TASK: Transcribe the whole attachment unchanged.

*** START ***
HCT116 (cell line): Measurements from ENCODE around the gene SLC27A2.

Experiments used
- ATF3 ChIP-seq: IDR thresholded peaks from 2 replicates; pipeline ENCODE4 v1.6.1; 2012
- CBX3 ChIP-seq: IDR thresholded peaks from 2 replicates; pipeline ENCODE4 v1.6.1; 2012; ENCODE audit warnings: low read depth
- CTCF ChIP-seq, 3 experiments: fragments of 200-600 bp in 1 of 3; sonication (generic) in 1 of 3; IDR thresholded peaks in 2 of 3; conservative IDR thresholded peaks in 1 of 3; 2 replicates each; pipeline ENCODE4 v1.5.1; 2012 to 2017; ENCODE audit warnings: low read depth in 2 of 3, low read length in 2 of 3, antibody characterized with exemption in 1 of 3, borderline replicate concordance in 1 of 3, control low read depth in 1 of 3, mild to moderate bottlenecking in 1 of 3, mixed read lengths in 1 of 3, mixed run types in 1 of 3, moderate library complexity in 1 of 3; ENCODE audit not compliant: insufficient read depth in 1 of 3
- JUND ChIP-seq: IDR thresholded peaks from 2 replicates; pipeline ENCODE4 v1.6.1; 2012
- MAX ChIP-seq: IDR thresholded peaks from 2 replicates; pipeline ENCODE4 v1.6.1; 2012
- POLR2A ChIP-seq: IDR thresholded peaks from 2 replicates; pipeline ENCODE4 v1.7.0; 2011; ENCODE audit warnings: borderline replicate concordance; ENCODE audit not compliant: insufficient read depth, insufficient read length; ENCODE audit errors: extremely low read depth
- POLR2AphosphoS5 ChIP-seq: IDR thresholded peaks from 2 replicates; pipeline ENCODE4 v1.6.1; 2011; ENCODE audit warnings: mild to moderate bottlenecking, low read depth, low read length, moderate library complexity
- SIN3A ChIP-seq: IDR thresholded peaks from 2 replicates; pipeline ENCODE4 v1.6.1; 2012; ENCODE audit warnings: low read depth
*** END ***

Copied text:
HCT116 (cell line): Measurements from ENCODE around the gene SLC27A2.

Experiments used
- ATF3 ChIP-seq: IDR thresholded peaks from 2 replicates; pipeline ENCODE4 v1.6.1; 2012
- CBX3 ChIP-seq: IDR thresholded peaks from 2 replicates; pipeline ENCODE4 v1.6.1; 2012; ENCODE audit warnings: low read depth
- CTCF ChIP-seq, 3 experiments: fragments of 200-600 bp in 1 of 3; sonication (generic) in 1 of 3; IDR thresholded peaks in 2 of 3; conservative IDR thresholded peaks in 1 of 3; 2 replicates each; pipeline ENCODE4 v1.5.1; 2012 to 2017; ENCODE audit warnings: low read depth in 2 of 3, low read length in 2 of 3, antibody characterized with exemption in 1 of 3, borderline replicate concordance in 1 of 3, control low read depth in 1 of 3, mild to moderate bottlenecking in 1 of 3, mixed read lengths in 1 of 3, mixed run types in 1 of 3, moderate library complexity in 1 of 3; ENCODE audit not compliant: insufficient read depth in 1 of 3
- JUND ChIP-seq: IDR thresholded peaks from 2 replicates; pipeline ENCODE4 v1.6.1; 2012
- MAX ChIP-seq: IDR thresholded peaks from 2 replicates; pipeline ENCODE4 v1.6.1; 2012
- POLR2A ChIP-seq: IDR thresholded peaks from 2 replicates; pipeline ENCODE4 v1.7.0; 2011; ENCODE audit warnings: borderline replicate concordance; ENCODE audit not compliant: insufficient read depth, insufficient read length; ENCODE audit errors: extremely low read depth
- POLR2AphosphoS5 ChIP-seq: IDR thresholded peaks from 2 replicates; pipeline ENCODE4 v1.6.1; 2011; ENCODE audit warnings: mild to moderate bottlenecking, low read depth, low read length, moderate library complexity
- SIN3A ChIP-seq: IDR thresholded peaks from 2 replicates; pipeline ENCODE4 v1.6.1; 2012; ENCODE audit warnings: low read depth